No reserves meets the conscientious

In his book “20,000 Days”, Robert D. Smith quotes William Borden, “No reserves, no retreats, no regrets.”  In my quest to live each year as though I have been given 365 days;  of these three, the one I most often omit is “no reserves.” How often I hold back, linger, wait. In that conservatism I insure that I have no cause for retreat or regret.

This week, Jeff Goins is blogging a slow down challenge.

I whole-heartedly understand the benefits (spiritual, mental, emotional, physical) for slowing down and savoring.  I have practiced it more often than not the past few years.  For the past six months I have been walking, writing, reading, playing the piano, enjoying the world around me, as often as possible. Yet, instead of continuing with that regime, I am doing the reverse.  I have taken a full time job. Chide me not.  I needed to eat and I had bills to pay.

I took a wonderful job, believing that a writer can find time to do what she loves to do – is inspired to do – write. What I had forgotten is, when I am over-busy, the inspiration – the desire – withers. On the other hand, I am remembering that inspiration also starves when the writer is hungry, worried about how to pay the rent. Once again, my priorities want to pick a fight.

Perhaps, “no reserves,” means no sleeping in? Waking and getting to a keyboard (piano or Mac) in time for sunrise is yet another source of inspiration. 


Yesterday, I saw my grandmother in the mirror

The days have come and gone when I looked in the mirror and said “Hello, Mother!”  We’ve all heard the jokes. We women past a certain age have experienced that momentary start – seeing ourselves at the same age we vividly remember the face of our mother. The first time I saw my mother’s face in the mirror, I put on a bit more makeup and got a new hairstyle.

Yesterday, when I looked in the mirror, I saw my grandmother.  This is no insult. Grandma died at the young age of 65; having had no time to go gray. Her wits and energy  were still about her. The age at which I remember most vividly her daily influence on my life, is about my current age.

So, yesterday, with hair pulled back from my face and wound into a bun in preparation for a facial, I looked in the mirror, straight into my grandmother’s eyes. Yes, they were tired.  But they were tired from bold adventure.  They were Magna Carta eyes.  Eyes that came over on the Mayflower, with a faint trace of lips that said, “Speak for yourself, John.”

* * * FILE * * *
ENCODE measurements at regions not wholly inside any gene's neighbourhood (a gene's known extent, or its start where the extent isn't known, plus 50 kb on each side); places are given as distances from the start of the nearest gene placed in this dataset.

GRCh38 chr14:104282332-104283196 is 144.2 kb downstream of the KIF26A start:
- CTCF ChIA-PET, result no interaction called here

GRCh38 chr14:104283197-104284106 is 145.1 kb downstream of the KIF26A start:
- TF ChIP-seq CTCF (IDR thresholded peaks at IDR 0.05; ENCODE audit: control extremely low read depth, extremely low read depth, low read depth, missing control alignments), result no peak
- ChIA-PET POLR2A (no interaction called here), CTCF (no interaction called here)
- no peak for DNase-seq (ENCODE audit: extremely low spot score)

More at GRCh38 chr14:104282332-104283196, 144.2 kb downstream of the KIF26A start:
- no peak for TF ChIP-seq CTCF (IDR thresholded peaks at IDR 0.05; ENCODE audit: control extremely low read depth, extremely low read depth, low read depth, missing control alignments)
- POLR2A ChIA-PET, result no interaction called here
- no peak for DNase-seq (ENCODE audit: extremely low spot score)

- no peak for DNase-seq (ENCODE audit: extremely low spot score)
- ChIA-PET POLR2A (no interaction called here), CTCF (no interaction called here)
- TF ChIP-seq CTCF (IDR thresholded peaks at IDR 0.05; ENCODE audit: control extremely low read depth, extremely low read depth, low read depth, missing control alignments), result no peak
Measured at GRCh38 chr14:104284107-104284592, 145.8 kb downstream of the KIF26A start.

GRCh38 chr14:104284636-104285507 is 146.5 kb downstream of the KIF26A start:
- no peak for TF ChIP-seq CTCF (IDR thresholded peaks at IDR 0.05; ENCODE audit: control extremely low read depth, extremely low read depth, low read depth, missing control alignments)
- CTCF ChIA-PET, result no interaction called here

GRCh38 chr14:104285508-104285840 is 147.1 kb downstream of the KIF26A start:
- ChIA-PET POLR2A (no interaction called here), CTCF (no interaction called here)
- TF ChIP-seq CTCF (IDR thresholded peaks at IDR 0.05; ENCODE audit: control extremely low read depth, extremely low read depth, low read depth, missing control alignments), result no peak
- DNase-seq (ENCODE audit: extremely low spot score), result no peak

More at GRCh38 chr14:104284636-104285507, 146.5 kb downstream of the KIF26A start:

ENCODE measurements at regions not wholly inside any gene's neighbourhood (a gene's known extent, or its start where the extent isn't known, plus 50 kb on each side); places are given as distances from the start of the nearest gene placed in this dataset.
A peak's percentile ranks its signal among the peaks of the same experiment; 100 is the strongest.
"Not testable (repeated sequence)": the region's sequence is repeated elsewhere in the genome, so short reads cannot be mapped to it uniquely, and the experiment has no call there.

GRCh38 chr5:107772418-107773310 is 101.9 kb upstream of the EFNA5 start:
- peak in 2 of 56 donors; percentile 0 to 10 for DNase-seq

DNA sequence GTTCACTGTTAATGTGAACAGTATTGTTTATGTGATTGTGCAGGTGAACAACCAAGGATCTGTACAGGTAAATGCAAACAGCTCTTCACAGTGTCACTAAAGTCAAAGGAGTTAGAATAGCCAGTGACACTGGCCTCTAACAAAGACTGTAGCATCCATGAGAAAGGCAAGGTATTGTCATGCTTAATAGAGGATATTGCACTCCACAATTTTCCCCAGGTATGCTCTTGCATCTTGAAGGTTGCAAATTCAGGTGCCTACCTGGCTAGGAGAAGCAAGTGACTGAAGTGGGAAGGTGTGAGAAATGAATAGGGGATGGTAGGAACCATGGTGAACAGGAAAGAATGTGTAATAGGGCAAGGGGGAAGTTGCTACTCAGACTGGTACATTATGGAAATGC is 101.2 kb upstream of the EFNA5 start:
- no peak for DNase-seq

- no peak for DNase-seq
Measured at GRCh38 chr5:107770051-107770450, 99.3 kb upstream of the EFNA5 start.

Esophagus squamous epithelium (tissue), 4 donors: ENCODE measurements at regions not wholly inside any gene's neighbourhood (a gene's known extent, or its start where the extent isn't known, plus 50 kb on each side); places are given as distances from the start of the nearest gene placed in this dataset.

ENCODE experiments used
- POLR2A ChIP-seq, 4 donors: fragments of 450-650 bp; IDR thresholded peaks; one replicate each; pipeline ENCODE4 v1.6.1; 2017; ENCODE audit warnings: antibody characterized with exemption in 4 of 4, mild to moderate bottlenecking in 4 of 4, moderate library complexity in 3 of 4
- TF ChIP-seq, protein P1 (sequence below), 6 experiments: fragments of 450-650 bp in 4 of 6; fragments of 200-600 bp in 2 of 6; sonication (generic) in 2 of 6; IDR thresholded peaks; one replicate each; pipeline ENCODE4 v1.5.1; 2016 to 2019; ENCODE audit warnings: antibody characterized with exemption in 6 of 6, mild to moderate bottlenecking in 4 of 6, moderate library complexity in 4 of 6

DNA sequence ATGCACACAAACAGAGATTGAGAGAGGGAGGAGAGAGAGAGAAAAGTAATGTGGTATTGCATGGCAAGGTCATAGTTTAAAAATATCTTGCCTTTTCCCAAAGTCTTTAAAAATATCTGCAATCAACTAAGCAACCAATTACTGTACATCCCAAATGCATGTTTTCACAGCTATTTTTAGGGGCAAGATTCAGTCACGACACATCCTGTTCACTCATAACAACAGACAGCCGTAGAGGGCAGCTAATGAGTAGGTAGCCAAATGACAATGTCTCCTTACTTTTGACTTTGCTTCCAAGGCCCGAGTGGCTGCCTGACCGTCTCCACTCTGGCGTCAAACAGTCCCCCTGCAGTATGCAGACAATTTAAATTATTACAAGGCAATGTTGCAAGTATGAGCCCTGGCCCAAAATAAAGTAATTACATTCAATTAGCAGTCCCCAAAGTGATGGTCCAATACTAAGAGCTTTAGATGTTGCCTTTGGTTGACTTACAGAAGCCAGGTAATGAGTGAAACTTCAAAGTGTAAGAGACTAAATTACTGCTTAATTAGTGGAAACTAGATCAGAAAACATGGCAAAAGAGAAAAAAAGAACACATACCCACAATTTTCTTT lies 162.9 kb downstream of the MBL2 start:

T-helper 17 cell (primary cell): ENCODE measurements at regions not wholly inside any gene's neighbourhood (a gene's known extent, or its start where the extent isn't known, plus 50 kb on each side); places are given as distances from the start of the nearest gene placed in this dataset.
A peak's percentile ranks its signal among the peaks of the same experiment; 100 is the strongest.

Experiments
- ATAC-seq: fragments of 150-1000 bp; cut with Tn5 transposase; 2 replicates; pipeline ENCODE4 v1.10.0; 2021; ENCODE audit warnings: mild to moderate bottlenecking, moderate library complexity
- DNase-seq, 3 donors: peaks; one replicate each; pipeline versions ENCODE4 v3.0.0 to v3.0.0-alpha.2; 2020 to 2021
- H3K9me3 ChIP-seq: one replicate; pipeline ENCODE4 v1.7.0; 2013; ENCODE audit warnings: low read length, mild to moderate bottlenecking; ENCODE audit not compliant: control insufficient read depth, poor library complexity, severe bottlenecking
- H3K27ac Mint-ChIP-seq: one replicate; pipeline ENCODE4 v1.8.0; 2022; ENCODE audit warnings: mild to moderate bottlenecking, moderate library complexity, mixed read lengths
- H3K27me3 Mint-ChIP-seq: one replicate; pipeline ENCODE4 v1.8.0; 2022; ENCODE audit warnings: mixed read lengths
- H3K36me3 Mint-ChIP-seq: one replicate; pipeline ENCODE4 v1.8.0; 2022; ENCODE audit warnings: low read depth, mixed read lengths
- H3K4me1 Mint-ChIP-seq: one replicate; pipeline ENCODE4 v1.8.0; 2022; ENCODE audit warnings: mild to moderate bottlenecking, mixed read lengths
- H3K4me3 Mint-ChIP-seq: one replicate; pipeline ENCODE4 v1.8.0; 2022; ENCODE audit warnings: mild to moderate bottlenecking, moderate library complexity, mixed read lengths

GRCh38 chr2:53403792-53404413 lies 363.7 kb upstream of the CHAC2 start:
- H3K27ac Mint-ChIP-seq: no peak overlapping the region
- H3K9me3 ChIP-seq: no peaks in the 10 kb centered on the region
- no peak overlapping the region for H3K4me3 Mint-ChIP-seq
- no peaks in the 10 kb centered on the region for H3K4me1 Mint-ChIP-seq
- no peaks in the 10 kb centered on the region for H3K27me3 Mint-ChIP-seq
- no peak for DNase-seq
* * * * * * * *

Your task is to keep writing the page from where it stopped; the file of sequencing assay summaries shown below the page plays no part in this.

The face I was looking at was that of a woman who knows how to make school clothes and curtains from whatever is at hand, can fruits and vegetables in preparation for winter, knead and bake bread, teach school, ride a horse, plant and plow. She has bathed in the kitchen in water heated on a woodstove, made a home from houses old and new and loves to travel. She taught her sons how to throw and catch a softball and football, started her own business, wrote and published a book, and loves to roll with and support the creative endeavors of her children.

Oh wait.  I don’t think that last sentence applies to my grandmother.

Why then, do the young men smirk when I take my own car in for an oil change?  Why condescend when I ask – and pay – for help with a new car key?

The end to a perfect evening

It was this solo girl’s idea of a perfect night out.  Okay, so maybe I am a bit too far advanced past a certain age to be called a girl, but that doesn’t change the fact that it was a great evening.  An Evening Under the Stars; out of doors, professional music, free admission.  I was off work by four-thirty, with time for online research while dining on a greens salad topped with chicken tenders. There were even a few parking places left way out by the tennis courts when I arrived.

The Centennial Band was concluding the first piece while I found a comfortable space between families, couples and other solo folks. We settled in to be delighted by the usual Americana and Sousa fare offered at an outdoor concert in the park. When Centennial Band polished off the marches with a decided flourish, a local blue grass band filled the gap while the stage shuffled to make room for strings and added a few principals to form the Grand Junction Symphony Orchestra.